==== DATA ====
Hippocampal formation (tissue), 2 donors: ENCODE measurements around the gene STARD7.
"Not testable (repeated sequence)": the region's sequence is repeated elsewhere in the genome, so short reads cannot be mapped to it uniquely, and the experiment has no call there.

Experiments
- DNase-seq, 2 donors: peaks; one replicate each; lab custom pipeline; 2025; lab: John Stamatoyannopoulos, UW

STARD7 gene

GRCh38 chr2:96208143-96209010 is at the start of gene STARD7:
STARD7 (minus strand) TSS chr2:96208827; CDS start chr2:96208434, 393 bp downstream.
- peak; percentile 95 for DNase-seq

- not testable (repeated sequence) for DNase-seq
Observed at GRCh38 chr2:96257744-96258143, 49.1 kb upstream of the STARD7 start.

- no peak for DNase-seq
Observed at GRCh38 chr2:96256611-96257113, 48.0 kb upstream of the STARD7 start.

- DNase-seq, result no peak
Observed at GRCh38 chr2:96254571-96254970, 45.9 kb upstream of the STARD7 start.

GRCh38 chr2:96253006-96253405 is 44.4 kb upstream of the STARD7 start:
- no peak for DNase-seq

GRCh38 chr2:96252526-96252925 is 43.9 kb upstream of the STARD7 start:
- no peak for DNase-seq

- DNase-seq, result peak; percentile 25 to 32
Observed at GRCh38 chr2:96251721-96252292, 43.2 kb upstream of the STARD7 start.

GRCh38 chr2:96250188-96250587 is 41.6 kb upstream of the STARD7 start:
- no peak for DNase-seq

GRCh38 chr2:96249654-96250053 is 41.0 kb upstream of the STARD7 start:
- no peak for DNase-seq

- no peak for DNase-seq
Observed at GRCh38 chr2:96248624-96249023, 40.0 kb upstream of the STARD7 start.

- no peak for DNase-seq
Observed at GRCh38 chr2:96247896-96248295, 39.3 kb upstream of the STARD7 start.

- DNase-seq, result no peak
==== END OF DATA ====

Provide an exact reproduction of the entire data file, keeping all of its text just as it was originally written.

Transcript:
Hippocampal formation (tissue), 2 donors: ENCODE measurements around the gene STARD7.
"Not testable (repeated sequence)": the region's sequence is repeated elsewhere in the genome, so short reads cannot be mapped to it uniquely, and the experiment has no call there.

Experiments
- DNase-seq, 2 donors: peaks; one replicate each; lab custom pipeline; 2025; lab: John Stamatoyannopoulos, UW

STARD7 gene

GRCh38 chr2:96208143-96209010 is at the start of gene STARD7:
STARD7 (minus strand) TSS chr2:96208827; CDS start chr2:96208434, 393 bp downstream.
- peak; percentile 95 for DNase-seq

- not testable (repeated sequence) for DNase-seq
Observed at GRCh38 chr2:96257744-96258143, 49.1 kb upstream of the STARD7 start.

- no peak for DNase-seq
Observed at GRCh38 chr2:96256611-96257113, 48.0 kb upstream of the STARD7 start.

- DNase-seq, result no peak
Observed at GRCh38 chr2:96254571-96254970, 45.9 kb upstream of the STARD7 start.

GRCh38 chr2:96253006-96253405 is 44.4 kb upstream of the STARD7 start:
- no peak for DNase-seq

GRCh38 chr2:96252526-96252925 is 43.9 kb upstream of the STARD7 start:
- no peak for DNase-seq

- DNase-seq, result peak; percentile 25 to 32
Observed at GRCh38 chr2:96251721-96252292, 43.2 kb upstream of the STARD7 start.

GRCh38 chr2:96250188-96250587 is 41.6 kb upstream of the STARD7 start:
- no peak for DNase-seq

GRCh38 chr2:96249654-96250053 is 41.0 kb upstream of the STARD7 start:
- no peak for DNase-seq

- no peak for DNase-seq
Observed at GRCh38 chr2:96248624-96249023, 40.0 kb upstream of the STARD7 start.

- no peak for DNase-seq
Observed at GRCh38 chr2:96247896-96248295, 39.3 kb upstream of the STARD7 start.

- DNase-seq, result no peak